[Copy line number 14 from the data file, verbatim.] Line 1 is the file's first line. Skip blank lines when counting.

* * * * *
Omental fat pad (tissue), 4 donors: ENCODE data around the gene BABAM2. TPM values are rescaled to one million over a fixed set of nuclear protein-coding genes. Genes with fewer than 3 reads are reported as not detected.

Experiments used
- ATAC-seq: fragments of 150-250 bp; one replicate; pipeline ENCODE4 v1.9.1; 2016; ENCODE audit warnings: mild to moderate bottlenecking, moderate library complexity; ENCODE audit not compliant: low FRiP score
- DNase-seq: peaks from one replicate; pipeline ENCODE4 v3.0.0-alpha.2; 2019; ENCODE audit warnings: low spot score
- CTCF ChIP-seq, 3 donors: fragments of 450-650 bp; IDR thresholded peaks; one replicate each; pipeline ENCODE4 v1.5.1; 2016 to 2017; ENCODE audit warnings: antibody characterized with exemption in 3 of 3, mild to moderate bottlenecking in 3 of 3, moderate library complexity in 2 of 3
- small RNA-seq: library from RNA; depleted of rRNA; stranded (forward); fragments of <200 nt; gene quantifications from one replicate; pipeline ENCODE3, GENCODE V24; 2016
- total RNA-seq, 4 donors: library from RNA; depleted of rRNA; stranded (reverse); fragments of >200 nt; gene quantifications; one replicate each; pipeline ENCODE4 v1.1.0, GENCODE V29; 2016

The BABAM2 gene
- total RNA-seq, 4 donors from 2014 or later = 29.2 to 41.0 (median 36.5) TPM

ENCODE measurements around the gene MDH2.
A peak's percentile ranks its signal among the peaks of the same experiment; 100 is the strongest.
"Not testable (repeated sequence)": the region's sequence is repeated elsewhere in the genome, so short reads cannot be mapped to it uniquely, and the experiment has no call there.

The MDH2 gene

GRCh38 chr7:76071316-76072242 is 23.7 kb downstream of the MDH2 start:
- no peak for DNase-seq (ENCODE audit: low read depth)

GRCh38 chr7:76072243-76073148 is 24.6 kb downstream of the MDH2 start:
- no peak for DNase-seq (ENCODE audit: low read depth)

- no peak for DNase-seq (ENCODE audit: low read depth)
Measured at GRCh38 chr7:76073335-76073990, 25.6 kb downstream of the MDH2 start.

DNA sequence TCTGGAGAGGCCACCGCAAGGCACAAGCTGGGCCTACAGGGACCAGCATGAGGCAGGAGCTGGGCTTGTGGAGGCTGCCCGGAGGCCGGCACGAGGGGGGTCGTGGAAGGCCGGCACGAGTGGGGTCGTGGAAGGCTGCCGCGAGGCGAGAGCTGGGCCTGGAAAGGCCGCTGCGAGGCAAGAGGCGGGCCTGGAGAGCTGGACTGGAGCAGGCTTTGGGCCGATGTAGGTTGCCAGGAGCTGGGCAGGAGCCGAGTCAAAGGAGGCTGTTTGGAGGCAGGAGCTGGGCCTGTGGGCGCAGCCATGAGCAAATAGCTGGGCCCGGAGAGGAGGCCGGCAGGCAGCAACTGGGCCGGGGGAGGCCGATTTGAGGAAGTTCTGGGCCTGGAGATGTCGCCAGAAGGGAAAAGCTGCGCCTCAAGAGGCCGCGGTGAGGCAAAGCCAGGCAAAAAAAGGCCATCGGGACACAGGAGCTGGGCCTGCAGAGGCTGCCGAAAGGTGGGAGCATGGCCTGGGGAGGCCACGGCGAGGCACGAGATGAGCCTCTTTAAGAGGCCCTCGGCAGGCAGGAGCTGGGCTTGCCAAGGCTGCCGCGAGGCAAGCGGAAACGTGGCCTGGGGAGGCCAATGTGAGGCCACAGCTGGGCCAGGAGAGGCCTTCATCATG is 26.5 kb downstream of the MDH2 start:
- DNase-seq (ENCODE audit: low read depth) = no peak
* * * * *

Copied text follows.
GRCh38 chr7:76071316-76072242 is 23.7 kb downstream of the MDH2 start: